Soon we're descending into Hyderabad, landing to the east. We make a 180 at the end of the runway, and head back to the nearest taxiway and on to the terminal. Once again I'm pleasantly surprised that we pull up and a jetway is there for us. The jetway leads to a corridor where we intermix with others who are walking to a gate to board one of the flights. These sort of lax controls happen sometimes. At other times, the controls seem much more thorough, getting tickets and ID checked many times.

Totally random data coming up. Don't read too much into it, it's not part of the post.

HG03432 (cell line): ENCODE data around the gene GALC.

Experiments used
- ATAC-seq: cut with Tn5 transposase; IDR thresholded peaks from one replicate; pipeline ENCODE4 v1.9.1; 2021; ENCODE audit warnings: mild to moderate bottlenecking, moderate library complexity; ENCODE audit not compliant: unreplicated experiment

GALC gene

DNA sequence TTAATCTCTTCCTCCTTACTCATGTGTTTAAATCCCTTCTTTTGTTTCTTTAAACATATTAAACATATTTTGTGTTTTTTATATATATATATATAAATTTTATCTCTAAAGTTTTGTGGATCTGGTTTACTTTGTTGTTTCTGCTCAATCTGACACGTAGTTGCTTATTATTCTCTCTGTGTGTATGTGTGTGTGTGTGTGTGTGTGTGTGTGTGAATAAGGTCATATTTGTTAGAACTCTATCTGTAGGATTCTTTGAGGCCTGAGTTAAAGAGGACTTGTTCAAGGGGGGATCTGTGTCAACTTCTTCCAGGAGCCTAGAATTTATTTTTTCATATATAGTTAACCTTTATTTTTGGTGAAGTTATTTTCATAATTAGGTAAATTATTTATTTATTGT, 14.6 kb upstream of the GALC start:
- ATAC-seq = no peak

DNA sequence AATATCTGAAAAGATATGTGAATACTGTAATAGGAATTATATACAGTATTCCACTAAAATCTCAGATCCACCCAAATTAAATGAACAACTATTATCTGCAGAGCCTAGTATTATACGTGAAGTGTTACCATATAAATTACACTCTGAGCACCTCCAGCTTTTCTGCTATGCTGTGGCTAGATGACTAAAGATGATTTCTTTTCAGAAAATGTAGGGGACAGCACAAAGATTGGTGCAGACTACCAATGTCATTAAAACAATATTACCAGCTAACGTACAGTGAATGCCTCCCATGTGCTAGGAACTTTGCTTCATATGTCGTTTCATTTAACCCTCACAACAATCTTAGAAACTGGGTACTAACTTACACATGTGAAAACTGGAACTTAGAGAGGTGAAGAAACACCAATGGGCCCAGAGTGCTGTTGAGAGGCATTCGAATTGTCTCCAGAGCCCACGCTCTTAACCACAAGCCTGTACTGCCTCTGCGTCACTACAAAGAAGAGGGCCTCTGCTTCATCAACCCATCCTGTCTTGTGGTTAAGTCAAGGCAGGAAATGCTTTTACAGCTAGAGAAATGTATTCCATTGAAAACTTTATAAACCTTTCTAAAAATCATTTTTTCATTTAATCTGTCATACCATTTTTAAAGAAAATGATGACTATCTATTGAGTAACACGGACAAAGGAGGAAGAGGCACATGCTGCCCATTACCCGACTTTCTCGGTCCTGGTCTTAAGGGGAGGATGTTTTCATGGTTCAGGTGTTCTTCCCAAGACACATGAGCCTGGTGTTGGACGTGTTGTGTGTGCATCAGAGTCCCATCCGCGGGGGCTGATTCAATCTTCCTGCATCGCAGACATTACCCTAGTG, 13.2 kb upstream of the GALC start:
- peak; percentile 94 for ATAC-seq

The HYD airport is smaller and not as well maintained as BLR. However, they are building a new international airport in HYD due to be completed in 2008. Our luggage takes several minutes to arrive, but we load it on to a trolley, and head out to meet our driver.
Overall, the Sahara Airlines experience was pretty good. Not as good as my collective experiences with Jet, but perhaps a notch better than Indian airlines. I understand Sahara have been purchased by Jet Airways, so I'm wondering if they'll merge all of their operations, or simply operate as two companies with common ownership.